In reliance upon these representations, it is hereby ordered that the defendant's request for such materials, i.e., Brady, Giglio and Jencks is denied as moot, but the government is hereby directed to comply with the Second Circuit Court of Appeals' holding in United States v. Coppa, 267 F.3d 132 (2d Cir. 2001) and United States v. Rodriguez, 496 F.3d 221 (2d Cir. 2007) by making timely disclosure of those materials to the defendant.

Identity of Informants

Defendant seeks the identity and whereabouts of all informants possessing information material to his guilt or innocence or presence at the events described in the indictment, as well as any government reports containing information received from such informants. Dkt. #25, ¶¶ 120-136. Defendant argues that the informants are material witnesses. Dkt. #25, ¶ 131.

The government responds that defendant has failed to demonstrate the necessity of such discosure at this point in time. Dkt. #30, pp.25-26.

In United States v. Saa, 859 F.2d 1067, 1073 (2d Cir. 1988), cert. denied, 489 U.S. 1089 (1989), the Court of Appeals for the Second Circuit discussed the standard for disclosure of confidential informants, stating:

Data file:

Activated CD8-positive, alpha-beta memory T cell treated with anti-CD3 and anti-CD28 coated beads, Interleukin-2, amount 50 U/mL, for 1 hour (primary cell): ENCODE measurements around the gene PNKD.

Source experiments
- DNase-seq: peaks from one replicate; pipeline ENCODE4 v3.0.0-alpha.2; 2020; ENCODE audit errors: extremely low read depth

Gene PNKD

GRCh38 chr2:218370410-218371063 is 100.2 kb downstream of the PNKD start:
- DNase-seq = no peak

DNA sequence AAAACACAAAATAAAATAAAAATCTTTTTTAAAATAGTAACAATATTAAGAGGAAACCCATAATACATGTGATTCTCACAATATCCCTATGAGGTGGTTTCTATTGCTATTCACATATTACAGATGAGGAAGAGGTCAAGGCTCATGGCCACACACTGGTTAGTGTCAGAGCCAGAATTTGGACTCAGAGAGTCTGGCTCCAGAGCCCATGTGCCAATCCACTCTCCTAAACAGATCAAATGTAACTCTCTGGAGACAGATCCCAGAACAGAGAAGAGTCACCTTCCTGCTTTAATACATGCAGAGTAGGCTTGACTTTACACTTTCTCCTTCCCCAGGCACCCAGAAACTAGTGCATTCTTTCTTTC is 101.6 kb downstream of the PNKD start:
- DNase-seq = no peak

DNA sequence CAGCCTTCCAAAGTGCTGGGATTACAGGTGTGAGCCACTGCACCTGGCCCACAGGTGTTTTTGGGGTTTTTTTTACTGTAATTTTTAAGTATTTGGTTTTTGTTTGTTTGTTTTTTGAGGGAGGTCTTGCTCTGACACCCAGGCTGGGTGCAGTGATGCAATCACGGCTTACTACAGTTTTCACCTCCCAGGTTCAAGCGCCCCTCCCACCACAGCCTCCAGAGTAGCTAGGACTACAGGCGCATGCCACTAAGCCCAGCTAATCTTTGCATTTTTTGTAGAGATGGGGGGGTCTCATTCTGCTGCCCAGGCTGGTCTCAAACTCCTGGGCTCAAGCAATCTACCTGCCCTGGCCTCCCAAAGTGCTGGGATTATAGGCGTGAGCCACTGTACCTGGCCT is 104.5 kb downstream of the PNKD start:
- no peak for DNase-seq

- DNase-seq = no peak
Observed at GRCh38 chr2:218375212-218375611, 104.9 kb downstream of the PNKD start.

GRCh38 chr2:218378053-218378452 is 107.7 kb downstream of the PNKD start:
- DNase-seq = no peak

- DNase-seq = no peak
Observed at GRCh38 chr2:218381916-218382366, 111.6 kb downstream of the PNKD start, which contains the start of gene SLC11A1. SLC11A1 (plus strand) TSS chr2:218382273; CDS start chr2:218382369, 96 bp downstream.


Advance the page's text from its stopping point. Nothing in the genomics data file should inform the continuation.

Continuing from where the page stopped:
The leading Supreme Court case on this question, Roviaro v. United States, 353 U.S. 53, 77 S.Ct. 623, 1L.Ed.2d 639 (1957), holds that [w]here the disclosure of an informant's identity, or of the contents of his communication, is relevant and helpful to the defense of an accused, or is essential to the fair determination of a cause, the [informant's] privilege must give way. 353 U.S. at 60-61, 77 S.Ct. at 628. The Court explained that "no fixed rule with respect to disclosure is justifiable." Id. at 62, 77 S.Ct. at 628. What is required is "balancing the public interest in protecting the flow of information against the individual's right to prepare his defense." Id. Whether non-disclosure is erroneous "must depend on the particular circumstances of each case, taking into consideration the crime charged, the possible defenses, the possible significance of the informer's testimony, and other relevant factors." Id. See Rugendorf v. United States, 376 U.S. 528, 534-35, 84 S.Ct. 825, 829, 11 L.Ed.2d 887 (1964); United States v. Lilla, 699 F.2d 99, 105 (2d Cir. 1983); United States v. Ortega, 471 F.2d 1350, 1359 (2d Cir. 1972), cert. denied, 411 U.S. 948, 93 S.Ct. 1924, 36 L.Ed.2d 409 (1973).